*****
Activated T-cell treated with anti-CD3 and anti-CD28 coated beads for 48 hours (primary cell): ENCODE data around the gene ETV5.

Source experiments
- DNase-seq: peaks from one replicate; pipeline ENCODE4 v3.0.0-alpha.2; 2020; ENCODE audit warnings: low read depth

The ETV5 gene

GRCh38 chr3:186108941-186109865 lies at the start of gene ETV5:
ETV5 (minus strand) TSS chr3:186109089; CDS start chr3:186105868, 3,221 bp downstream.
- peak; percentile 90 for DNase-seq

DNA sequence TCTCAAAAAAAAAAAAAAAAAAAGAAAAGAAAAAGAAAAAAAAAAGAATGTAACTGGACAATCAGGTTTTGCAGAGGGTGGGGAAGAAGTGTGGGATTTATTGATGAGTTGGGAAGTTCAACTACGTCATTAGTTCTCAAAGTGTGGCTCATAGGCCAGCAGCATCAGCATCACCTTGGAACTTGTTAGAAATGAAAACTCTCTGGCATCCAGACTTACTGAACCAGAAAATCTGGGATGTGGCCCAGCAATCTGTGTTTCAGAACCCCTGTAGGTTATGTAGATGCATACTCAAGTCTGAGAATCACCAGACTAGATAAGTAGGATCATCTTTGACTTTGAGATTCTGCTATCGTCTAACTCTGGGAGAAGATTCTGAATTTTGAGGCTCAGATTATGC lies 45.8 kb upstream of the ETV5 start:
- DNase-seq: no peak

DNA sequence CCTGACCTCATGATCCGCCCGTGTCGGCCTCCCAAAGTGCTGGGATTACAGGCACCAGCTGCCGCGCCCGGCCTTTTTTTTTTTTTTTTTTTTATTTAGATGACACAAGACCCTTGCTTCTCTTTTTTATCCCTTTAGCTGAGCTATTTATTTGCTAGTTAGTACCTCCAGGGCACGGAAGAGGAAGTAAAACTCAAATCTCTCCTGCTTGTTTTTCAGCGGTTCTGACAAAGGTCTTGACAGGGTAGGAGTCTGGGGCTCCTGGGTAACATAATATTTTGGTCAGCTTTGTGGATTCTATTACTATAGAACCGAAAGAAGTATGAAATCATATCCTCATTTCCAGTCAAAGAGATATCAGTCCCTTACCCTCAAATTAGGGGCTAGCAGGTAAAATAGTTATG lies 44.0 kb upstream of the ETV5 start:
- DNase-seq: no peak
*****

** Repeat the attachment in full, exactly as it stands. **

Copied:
Activated T-cell treated with anti-CD3 and anti-CD28 coated beads for 48 hours (primary cell): ENCODE data around the gene ETV5.

Source experiments
- DNase-seq: peaks from one replicate; pipeline ENCODE4 v3.0.0-alpha.2; 2020; ENCODE audit warnings: low read depth

The ETV5 gene

GRCh38 chr3:186108941-186109865 lies at the start of gene ETV5:
ETV5 (minus strand) TSS chr3:186109089; CDS start chr3:186105868, 3,221 bp downstream.
- peak; percentile 90 for DNase-seq

DNA sequence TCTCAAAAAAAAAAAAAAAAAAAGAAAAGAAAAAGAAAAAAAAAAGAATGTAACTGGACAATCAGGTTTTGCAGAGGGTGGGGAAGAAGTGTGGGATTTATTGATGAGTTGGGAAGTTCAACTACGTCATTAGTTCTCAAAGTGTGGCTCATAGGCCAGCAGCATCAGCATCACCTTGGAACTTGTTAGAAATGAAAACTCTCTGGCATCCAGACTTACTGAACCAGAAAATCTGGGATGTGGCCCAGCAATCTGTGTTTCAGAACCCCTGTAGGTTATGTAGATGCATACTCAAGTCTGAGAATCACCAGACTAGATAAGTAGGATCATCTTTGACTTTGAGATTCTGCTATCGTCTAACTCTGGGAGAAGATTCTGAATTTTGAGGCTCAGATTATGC lies 45.8 kb upstream of the ETV5 start:
- DNase-seq: no peak

DNA sequence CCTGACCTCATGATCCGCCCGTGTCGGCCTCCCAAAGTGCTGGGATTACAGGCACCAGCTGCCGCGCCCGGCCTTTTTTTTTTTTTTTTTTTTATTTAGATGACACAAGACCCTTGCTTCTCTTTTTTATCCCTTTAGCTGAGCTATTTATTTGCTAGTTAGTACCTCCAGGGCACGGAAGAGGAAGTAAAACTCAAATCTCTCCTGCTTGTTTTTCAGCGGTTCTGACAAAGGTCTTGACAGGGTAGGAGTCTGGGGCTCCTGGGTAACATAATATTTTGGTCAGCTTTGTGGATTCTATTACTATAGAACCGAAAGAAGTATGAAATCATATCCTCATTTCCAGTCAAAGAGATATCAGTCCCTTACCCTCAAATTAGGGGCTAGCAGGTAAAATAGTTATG lies 44.0 kb upstream of the ETV5 start:
- DNase-seq: no peak